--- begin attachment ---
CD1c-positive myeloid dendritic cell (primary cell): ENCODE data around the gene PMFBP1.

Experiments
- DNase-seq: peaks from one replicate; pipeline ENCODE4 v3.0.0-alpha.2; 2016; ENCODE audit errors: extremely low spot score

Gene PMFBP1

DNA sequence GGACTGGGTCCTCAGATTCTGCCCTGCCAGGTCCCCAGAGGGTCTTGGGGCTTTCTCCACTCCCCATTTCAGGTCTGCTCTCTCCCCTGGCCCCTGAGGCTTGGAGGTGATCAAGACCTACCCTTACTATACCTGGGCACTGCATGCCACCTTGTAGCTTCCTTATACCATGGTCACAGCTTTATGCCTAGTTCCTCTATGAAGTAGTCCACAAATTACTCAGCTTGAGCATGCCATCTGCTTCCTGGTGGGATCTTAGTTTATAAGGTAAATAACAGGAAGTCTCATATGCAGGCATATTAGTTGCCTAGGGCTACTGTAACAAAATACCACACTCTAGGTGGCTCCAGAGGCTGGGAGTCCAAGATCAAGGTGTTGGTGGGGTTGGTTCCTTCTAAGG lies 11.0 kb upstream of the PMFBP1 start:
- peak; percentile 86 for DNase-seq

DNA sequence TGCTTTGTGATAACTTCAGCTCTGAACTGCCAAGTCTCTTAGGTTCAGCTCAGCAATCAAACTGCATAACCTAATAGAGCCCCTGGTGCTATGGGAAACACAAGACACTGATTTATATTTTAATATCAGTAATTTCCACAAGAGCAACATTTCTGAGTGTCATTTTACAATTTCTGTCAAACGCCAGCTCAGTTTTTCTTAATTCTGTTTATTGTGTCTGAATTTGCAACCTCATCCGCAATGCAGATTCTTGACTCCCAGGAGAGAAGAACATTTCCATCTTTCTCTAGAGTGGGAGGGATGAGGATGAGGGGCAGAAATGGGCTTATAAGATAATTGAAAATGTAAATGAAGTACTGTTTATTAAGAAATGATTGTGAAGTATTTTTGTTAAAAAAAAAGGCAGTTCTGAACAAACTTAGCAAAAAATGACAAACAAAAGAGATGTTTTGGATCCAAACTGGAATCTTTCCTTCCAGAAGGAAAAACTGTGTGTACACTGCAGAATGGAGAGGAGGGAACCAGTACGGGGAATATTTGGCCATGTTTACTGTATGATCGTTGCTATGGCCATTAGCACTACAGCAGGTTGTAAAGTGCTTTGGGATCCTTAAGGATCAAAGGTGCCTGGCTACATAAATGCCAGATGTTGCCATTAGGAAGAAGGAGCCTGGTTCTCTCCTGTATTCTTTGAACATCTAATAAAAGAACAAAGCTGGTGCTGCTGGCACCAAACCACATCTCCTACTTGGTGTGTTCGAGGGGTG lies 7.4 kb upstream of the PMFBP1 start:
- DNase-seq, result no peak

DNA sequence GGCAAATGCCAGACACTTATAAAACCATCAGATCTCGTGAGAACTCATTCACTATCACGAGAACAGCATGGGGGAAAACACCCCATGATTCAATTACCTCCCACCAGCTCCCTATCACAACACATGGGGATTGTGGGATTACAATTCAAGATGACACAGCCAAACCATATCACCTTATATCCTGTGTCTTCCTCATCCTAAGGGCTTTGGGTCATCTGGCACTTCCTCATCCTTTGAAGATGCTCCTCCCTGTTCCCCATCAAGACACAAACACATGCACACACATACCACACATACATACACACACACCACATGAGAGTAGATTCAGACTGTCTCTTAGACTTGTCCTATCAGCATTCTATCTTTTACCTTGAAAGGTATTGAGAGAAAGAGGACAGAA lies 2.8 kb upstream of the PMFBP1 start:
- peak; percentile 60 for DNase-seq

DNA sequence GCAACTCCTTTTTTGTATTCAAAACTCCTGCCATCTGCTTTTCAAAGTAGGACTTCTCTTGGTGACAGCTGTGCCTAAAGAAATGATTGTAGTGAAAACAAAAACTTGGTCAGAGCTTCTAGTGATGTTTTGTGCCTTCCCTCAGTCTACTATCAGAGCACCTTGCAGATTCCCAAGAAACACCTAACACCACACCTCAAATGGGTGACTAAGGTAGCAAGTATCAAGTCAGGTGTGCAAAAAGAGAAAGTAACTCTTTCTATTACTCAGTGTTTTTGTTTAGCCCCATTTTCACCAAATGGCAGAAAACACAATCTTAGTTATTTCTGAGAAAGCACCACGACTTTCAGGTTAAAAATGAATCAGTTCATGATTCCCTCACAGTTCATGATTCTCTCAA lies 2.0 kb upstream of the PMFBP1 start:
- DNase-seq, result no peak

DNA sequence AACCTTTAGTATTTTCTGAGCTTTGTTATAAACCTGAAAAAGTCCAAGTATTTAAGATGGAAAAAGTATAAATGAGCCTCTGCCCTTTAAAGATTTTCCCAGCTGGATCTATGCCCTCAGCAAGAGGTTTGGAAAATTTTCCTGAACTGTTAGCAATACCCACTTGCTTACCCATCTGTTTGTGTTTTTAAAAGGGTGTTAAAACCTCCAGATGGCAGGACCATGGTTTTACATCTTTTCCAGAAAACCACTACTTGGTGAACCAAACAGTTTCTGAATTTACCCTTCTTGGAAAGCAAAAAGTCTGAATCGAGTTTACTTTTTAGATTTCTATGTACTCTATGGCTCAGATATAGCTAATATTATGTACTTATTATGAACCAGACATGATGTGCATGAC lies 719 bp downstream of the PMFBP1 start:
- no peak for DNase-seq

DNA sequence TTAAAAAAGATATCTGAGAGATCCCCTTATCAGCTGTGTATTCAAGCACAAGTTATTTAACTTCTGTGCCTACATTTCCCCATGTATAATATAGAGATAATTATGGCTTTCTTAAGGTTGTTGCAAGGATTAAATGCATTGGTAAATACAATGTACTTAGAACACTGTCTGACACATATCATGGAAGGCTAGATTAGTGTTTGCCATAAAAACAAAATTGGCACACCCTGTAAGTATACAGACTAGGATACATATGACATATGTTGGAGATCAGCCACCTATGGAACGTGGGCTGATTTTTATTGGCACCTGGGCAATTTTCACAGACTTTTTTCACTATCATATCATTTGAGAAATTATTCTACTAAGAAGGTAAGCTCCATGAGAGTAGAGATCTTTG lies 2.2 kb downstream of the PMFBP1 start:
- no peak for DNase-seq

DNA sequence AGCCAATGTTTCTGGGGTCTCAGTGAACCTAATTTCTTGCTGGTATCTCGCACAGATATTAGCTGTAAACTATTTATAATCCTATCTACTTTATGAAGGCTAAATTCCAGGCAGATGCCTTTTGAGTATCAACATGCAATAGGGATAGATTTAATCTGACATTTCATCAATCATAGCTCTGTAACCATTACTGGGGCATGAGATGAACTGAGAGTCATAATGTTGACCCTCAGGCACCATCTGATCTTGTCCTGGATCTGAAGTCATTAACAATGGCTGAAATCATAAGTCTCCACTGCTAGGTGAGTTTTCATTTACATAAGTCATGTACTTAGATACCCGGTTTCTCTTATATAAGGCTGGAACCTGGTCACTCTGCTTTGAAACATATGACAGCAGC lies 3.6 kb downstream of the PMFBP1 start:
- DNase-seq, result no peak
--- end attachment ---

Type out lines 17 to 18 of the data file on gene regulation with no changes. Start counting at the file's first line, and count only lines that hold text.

DNA sequence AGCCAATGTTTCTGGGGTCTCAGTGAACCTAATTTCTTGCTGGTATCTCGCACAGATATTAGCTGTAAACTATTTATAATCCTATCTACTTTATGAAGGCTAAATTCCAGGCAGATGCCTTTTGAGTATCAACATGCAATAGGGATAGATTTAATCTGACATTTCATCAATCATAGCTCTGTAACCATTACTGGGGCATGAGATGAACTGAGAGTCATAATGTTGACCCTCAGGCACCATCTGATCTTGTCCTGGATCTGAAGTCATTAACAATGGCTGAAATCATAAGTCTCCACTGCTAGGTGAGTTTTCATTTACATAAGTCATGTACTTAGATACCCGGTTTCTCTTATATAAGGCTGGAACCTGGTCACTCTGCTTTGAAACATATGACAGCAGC lies 3.6 kb downstream of the PMFBP1 start:
- DNase-seq, result no peak